If all my electricity came from coal, the resulting CO2 emissions would be about 3000 pounds per year. The actual carbon footprint is less than this by an amount that’s ambiguous, because of the way electricity from natural gas and renewables is mixed into Utah’s grid. I actually pay Rocky Mountain Power an extra $3.90 per month to participate in their Blue Sky program, nominally buying 200 kWh of wind-generated electricity—enough to cover 170% of what I use. For about $1500, after federal and state tax incentives, I could install enough rooftop solar panels to cover my household use, and thereby reduce each of my monthly bills by about $10. Neither wind nor sunshine, however, is always available at the times when I’m using electricity, so neither provides complete freedom from the fossil fuels that dominate Utah’s electrical grid.

Meanwhile, there’s a carbon-emitting elephant in the room that I haven’t yet mentioned: natural gas, which my house uses for space heating and water heating. Here is a plot of my monthly gas use over the last 16 and a half years:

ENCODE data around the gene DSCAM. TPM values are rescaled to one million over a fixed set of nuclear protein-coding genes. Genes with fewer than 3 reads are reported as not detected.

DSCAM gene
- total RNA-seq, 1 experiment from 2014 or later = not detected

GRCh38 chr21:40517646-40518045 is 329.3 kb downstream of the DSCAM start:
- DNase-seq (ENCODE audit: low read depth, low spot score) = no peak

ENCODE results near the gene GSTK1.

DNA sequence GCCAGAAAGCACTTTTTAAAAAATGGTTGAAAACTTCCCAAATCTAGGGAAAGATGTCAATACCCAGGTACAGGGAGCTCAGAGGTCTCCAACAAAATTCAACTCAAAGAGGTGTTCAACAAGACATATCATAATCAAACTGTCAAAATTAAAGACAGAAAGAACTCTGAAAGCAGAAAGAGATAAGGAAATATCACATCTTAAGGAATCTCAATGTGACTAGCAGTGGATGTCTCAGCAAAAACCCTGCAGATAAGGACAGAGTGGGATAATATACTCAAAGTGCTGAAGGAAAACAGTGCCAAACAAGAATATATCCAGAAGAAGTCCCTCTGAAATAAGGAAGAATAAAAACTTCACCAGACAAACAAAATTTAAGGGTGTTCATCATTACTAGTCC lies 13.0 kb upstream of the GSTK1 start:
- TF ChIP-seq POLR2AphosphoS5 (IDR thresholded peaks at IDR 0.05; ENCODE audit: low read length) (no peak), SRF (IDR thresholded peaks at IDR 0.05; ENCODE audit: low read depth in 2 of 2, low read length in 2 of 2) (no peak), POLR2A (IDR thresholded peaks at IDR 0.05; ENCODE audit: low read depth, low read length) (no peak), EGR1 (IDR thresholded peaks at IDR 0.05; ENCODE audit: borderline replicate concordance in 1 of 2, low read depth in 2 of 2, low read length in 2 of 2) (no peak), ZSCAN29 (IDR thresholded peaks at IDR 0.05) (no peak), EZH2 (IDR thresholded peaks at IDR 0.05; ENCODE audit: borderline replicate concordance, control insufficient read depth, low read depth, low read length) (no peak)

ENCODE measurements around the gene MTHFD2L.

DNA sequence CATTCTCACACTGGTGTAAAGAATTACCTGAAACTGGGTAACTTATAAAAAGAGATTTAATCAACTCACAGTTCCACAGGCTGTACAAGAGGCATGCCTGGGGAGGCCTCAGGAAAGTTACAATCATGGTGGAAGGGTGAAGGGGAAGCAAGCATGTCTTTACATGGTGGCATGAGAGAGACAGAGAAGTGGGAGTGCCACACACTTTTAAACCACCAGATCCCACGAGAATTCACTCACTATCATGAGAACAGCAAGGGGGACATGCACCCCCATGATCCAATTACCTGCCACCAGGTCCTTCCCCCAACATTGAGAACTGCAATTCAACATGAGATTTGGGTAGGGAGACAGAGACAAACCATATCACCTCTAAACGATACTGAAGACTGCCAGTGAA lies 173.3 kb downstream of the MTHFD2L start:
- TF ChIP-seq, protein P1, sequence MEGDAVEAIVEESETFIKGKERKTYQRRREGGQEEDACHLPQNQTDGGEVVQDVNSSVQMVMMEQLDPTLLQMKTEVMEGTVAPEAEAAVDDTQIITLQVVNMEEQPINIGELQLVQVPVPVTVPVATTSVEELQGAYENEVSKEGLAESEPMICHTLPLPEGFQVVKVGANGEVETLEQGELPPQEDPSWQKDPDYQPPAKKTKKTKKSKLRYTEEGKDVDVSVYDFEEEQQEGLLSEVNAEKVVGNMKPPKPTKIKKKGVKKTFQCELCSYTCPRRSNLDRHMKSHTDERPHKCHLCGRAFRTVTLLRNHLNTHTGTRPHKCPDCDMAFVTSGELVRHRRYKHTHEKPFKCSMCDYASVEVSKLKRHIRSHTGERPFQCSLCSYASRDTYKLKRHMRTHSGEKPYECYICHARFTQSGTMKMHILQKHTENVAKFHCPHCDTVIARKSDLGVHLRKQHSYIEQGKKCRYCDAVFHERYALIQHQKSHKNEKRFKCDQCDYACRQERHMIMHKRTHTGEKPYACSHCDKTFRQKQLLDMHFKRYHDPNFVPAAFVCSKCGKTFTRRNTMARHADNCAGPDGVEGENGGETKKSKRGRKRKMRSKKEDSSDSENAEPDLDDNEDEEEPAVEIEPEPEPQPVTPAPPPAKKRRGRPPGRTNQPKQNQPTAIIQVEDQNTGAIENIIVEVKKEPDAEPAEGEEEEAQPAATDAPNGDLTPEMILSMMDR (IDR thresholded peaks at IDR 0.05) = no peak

I’ve again plotted my average daily use for each billing month, in millions of BTUs (the gas company’s billing unit, also called decatherms). Along the right side I’ve multiplied by 300 to convert this unit to approximate kilowatt-hours (the more accurate conversion factor would be 293), to facilitate comparison to my electricity use. Notice the following:
  • Nearly all of my natural gas use is in the winter. Water heating in the summer is small by comparison.
  • My 2001-2002 renter produced a significant spike, as we kept the basement warmer than usual. My other renters/guests don’t show up on this graph because they weren’t around in the winter.